vived by two sisters. The funeral
will take place at 2 o'clock to
day. Rev. E. G. Chinland officiating.
Interment at Forest Lawn cemetery.
THERESA DRABEK, 72 years
old, died at the home of her hus
band, Joseph P. Drabek, four miles
west of Florence, Sunday. She Is
survived by her husband, one son,
Louis J., of Omaha, and two sisters
and one brother. Funeral services
will be held at the residence this
afternoon at 2 o'clock. Interment
will be in the Bohemian National
MRS. . MARGARET T. BURKE,
wife of Edmund Burke, of the
Southern Pacific railroad, died at her
home in Alameda, Cal., January 20,
and was buried there on the 22d.
Besides her husband, Mrs. Burke is
survived by a daughter, Mrs. M. B.
Durney; a sister, Mrs. Mary Yycke,
and a brother, James Braden, of
Chicago. The family were former
residents of Omaha, Mr. Burke be
ing employed in a clerical capacity
in the Union Pacific shops.
Lot No. 3
It's Easy-If You Know Dr.
Edwards' Olive Tableta,
The secret of keeping young Is to feel
young to do this you must watch your
liver and bowels there'snoneedof hav
ing a sallow complexion dark rings
under your eyes pimples a bilious
look in your face dull eyes with no
sparkle. Your doctor will tell you ninety
percent of all sickness comes from in
active bowels and liver.
Dr. Edwards, a well-known physician
in Ohio, perfected a vegetable com
pound mixed with olive oil to act on
the liver and bowels, which be gave to
bis patients for years.
Dr. Edwards' Olive Tablets, the sub
stitute for calomel, are gentle in theii
action yet always effective. They bring
about that exuberance of spirit that
natural buoyancy which should be en
joyed by everyone,by toning up the liver
and clearing the system of impurities.
You will know Dr. Edwards' Olive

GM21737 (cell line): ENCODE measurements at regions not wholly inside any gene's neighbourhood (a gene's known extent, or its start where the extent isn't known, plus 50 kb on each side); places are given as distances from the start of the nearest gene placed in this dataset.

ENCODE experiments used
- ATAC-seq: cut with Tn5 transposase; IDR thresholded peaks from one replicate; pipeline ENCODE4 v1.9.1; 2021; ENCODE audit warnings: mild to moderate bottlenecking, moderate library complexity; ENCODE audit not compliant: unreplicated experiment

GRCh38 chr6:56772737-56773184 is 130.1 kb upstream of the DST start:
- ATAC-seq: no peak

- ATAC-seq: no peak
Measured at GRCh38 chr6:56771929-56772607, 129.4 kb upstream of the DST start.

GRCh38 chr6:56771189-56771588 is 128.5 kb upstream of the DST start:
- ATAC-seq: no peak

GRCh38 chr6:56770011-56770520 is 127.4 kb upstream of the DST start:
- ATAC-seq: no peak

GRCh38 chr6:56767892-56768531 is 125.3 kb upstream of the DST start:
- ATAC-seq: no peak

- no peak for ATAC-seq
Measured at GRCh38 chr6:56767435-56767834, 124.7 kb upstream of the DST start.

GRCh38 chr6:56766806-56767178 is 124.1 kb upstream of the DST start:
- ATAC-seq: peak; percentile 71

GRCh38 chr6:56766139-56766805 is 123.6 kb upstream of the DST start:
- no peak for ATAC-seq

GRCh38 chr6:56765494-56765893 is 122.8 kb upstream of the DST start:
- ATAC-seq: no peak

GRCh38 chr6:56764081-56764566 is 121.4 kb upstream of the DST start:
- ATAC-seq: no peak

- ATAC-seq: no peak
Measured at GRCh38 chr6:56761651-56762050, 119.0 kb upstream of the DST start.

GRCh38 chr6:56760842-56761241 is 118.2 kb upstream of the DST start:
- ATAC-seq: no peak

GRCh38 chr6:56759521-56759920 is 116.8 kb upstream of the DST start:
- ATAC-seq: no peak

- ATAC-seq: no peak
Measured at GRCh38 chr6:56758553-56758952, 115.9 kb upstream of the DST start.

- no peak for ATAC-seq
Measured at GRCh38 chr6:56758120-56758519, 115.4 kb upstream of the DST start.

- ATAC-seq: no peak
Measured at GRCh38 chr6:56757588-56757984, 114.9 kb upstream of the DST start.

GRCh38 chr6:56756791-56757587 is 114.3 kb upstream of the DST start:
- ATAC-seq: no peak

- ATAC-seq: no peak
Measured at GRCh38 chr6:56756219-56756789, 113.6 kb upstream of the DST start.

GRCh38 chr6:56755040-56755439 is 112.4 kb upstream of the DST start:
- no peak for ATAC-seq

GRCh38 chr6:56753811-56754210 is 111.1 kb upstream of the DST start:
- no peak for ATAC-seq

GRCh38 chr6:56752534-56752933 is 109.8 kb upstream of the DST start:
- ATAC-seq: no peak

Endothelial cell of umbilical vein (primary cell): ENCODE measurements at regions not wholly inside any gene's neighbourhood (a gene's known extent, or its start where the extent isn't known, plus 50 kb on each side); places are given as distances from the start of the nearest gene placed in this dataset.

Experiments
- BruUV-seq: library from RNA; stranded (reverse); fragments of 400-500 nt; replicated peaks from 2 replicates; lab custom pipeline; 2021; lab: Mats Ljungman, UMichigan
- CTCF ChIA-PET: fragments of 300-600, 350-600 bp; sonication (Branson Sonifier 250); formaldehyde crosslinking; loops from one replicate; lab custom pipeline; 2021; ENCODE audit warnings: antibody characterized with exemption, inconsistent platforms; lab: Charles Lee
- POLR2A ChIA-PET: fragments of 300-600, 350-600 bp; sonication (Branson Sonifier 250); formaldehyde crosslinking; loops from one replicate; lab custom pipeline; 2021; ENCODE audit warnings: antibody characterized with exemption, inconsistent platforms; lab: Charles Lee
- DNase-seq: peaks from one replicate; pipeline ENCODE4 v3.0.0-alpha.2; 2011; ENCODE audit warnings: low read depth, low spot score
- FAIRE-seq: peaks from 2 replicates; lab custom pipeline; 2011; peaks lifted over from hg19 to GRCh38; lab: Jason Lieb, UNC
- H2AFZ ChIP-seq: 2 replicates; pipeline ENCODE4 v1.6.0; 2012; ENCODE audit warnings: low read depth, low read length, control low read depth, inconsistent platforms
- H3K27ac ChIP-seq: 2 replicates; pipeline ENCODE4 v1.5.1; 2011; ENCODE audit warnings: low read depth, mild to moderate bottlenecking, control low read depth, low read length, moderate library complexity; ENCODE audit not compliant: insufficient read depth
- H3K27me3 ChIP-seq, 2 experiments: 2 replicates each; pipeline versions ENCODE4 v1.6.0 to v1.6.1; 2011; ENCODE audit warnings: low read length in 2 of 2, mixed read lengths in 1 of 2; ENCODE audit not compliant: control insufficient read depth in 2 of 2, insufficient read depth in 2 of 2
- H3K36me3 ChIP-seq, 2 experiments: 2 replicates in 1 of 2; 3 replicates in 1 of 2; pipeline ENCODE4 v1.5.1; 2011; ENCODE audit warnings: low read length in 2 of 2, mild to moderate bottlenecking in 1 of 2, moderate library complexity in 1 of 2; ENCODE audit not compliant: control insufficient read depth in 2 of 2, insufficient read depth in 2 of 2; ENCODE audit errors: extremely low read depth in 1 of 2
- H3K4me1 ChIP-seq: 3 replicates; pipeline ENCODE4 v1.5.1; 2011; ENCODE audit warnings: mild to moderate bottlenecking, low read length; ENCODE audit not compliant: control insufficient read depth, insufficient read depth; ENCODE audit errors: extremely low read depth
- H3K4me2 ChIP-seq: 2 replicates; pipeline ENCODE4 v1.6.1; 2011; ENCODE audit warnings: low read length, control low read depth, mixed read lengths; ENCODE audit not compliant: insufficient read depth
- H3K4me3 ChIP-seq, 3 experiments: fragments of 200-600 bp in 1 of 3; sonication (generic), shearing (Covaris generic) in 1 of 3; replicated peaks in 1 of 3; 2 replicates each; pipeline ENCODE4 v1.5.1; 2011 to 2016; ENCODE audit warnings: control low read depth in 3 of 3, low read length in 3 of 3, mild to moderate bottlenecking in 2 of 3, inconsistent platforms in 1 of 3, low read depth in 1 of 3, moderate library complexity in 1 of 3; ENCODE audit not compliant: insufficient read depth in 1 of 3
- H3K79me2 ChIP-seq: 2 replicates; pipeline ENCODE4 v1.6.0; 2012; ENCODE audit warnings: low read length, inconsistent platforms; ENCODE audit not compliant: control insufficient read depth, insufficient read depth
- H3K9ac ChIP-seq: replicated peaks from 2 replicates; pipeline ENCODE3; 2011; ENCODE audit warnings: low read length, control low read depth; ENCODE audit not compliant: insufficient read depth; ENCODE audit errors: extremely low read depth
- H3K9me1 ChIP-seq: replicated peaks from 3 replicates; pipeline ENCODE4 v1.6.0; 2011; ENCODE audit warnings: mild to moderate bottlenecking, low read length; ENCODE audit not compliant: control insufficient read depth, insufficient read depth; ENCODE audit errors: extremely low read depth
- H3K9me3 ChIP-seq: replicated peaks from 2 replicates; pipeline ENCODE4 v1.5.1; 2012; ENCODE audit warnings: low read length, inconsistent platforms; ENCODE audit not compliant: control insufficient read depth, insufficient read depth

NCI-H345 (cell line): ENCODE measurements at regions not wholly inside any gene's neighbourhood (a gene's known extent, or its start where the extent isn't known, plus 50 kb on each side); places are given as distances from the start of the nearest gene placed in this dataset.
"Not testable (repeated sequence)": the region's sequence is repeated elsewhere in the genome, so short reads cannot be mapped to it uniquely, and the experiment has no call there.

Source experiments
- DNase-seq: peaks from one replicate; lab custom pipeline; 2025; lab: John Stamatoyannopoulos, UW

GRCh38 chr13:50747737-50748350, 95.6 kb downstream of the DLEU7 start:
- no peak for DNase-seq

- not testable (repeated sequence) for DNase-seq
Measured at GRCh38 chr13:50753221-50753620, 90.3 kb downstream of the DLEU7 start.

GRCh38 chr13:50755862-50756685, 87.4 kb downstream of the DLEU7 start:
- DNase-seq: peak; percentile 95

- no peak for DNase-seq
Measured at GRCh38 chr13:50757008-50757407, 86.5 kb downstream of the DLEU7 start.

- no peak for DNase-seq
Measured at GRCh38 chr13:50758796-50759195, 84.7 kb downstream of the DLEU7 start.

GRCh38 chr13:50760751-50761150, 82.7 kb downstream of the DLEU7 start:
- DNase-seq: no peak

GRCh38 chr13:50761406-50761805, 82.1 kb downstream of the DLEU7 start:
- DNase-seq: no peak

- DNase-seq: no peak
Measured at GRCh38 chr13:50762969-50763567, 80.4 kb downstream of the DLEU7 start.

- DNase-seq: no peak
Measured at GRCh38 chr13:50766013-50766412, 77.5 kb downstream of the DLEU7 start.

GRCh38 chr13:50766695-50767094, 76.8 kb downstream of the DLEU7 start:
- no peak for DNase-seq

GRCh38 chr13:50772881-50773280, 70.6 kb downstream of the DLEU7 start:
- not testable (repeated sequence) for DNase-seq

Tablets by their olive color. 10c and
25c per box. All druggists.
Bee .Want Ads Produce Results.
Monday, January 27, 1919
Every Department in This Big
Service Store Shares in Our
Desirable items from
are under present-day wholesale prices. This, our fourth annual January clear
ing sale, is a noteworthy sale in every way and an event that will save you money.
Following are just a few of the many special values featured come early and
share in the good things.
Lengths from 1 to 4
Burgesa-Naah' Co. Main Floor
Burgesa-Naah Co. Main Floor
Burgeaa-Nash Co. Fourth Floor
Also Ice Skates, to close,
Burgess-Nash Co. Fourth Floor
Royal Society brand, sale
Burgeaa-Nash Co. Third Floor
Drugs, Toilet Goods
Burgesa-Naah Co. Main Floor
Many styles reduced to
Burgesa-Naah Co. Second Floor
Our entire stock, at
Burgess-Nash Co. Second Floor
Metal and colored floun
cings, braids and edges,
Burgeas-Nath Co. Main Floor
Non-Skid, 5,000-mile ser
Burgeaa-Naah Co. Fourth Floor
First Quality Gray Enamel Ware
At Less Than Present Wholesale Cost
EVERY piece is strictly first quality, nicely mottled. The shapes are new and
run uniform. The quantity 13 limited and we advise early selection.
COFFEE POTS PRESERVING KETTLES DISH PANS
MIXING BOWLS SAUCE PANS WASH BASINS
COLANDERS PUDDING PANS CONVEX SAUCE PANS
BAKE PANS TEAPOTS ETC., ETC.
Burgess-Nash Co. Downstairs Stora.
Am mkmm i
STORE NEWS FOR TUESDAY
every floor. Prices so low that in many instances they
Plain tread, 5,000 miles
service, 30x3, at
Burgaaa-Naah Co. Fourth Flow
Assorted styles and col
ors, reduced to
Burgeaa-Naah Co. Main Floor
Bein Jolie brand, odd
Burgesa-Naah Co. Second Floor
In all wanted colors, at
Burgesa-Naah Co. Third Floor
Including plates, cups
and saucers, bouillon
Burgeaa-Naah Co. Third Floor
Assorted styles, materials
Burgeaa-Naah Co. Second Floor
Size 27x27. Red Star
Burgess-Nash Co. Second Floor
Day Beds, Arm Chairs,
Sun Room Pieces, Con
sole Tables, Chests, etc.
Burgess-Nash Co. Third Floor
Phone D 2100
Lengths, 1 to 5 yds., at
Baraiu-Nsth Co. Dewartalri Stan.
Extra quality of denim at
Bgretis-Naih Ca. DowniHIn Stank
Broken lines, but all sizes.
Bsrtm-lltiB Co. DowiiUIri Star.
Size 66x84, single, heavy
Bu.Na,h C. OewMtilrt Star..
Seamless, size 81x90, not
hemmed, limit of 6 to cus
tomer. $1 .39
BurtiM-Nath Ca. Downitiln Star.
High rock fleece lined, re
Bttretu-Naih Ca. Dowaitelre Stars.
Assorted styles for ages 2
to 6 years, at
Buratn-Naih Co. Downitilrt Stora.
Part wool, size fl0x80
inches, special, at
BtM-Niih Ca. Oowiitilrs Stank
For ages 4 to 8 years, as
BareaM-Naih Ca. Dewaitalrt Store.
Fine quality, unbleached,
Burasu.Ntih Ce. Dewaitalrs Stank